The Multi-Plume Eddy-Diffusivity/Mass-Flux (EDMF) Unified Parameterization: Stratocumulus and the Transition to Cumulus Boundary Layers

The objective of this project is to reduce the subtropical boundary layer cloud deficiencies and biases in oceanic upwelling regions by implementing, and evaluating, in E3SM a new unified boundary layer and convection parameterization based on the multi-plume Eddy-Diffusivity/Mass-Flux (EDMF) approach.

The Intergovernmental Panel on Climate Change (IPCC) has reiterated that clouds remain the largest source of uncertainty in climate projections. Studies have shown that subtropical boundary layer clouds are a primary reason for this model spread. Over the subtropical oceans, the prevalent cloud regimes are stratocumulus and shallow cumulus, capped by subsiding warm and dry air in the free troposphere. Stratocumulus is prevalent over the cool upwelling waters off the west coast of continents while cumulus is common over warmer subtropical waters. What controls the existence of these cloud regimes and the transition between them is still a matter of debate. This transition from stratocumulus to cumulus plays a key role in cloud-climate feedbacks because of the essential difference in terms of albedo between the two regimes. Current climate and weather prediction models (including E3SM) have difficulties in realistically simulating stratocumulus and the transition to cumulus, and its oceanic and climate impact in terms of cloud albedo and sea surface temperature (SST). The EDMF parameterization has been shown to improve the representation of the subtropical cloudy boundary layer, including cumulus and stratocumulus.

Eddy-Diffusivity/Mass-Flux (EDMF): The EDMF approach is based on the unification of concepts generally used for the parameterization of turbulence in the boundary layer (ED) and of moist convection (MF). The EDMF approach was first proposed by Siebesma and Teixeira (Proc. PBL AMS, 2000) and has been shown to represent well dry (Siebesma et al., J. Atmos. Sci., 2007) and moist convective boundary layers (Soares et al., Quart. J. Roy. Meteor. Soc., 2004). In the last few years the PI’s group has developed a new version of EDMF that is particularly well suited to simulate moist convective boundary layers and is able to represent in a realistic manner the dry boundary layer, stratocumulus, shallow and deep cumulus convection, and the transitions between these different regimes. This new version (Suselj et al.,J. Atmos. Sci., 2013) uses a multi-plume approach where (1) cloud base or surface variability of updraft properties is parameterized using a simple diagnostic variance equation; (2) these probability density functions (PDFs) of updraft properties are sampled with a Monte-Carlo method; and (3) lateral entrainment is parameterized in a stochastic manner (Romps and Kuang, J. Atmos. Sci., 2011). This new EDMF parameterization is scale-adaptive: (i) the updraft area term in the full EDMF decomposition of the subgrid vertical fluxes is not neglected (as is often done); and (ii) the number of plumes can be made dependent on the grid size by taking into account the typical convective cell size versus grid size.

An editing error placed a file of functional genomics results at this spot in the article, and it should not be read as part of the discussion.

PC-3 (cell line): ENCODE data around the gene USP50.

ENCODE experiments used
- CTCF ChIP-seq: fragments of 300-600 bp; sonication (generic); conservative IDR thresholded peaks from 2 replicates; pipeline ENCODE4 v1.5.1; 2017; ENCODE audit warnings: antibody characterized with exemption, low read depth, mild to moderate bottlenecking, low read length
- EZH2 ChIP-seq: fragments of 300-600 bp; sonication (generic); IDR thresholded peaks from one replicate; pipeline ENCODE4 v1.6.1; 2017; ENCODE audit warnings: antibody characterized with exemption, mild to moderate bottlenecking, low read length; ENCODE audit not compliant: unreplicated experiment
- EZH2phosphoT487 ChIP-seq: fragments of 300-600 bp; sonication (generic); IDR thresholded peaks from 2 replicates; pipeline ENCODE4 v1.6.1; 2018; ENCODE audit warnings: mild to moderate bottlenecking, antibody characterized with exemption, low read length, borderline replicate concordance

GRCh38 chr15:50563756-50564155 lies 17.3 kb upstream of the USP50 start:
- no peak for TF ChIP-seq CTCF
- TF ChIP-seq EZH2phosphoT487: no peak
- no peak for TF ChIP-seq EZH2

E3SM implementation: In this project, we will implement and evaluate the new EDMF parameterization in the E3SM model. During the first half of the project, we will implement, and evaluate, the new EDMF into the E3SM Single Column Model (SCM), versus a variety of LES case-studies and observations from the ARM MAGIC field experiment. For the full 3D implementation, we will focus our evaluation on cloud and convection variables as observed by satellite instruments during present climate. In particular, we will evaluate how the new EDMF version of E3SM is able to simulate stratocumulus and the transition to cumulus clouds. We will also investigate the impact, and feedback, of the new EDMF E3SM simulations in the sea surface temperature off the west coast of continents (in a coupled model context).

Project Term: 
2018 to 2021
Project Type: 
University Funded Research

Publications:

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Research Highlights:

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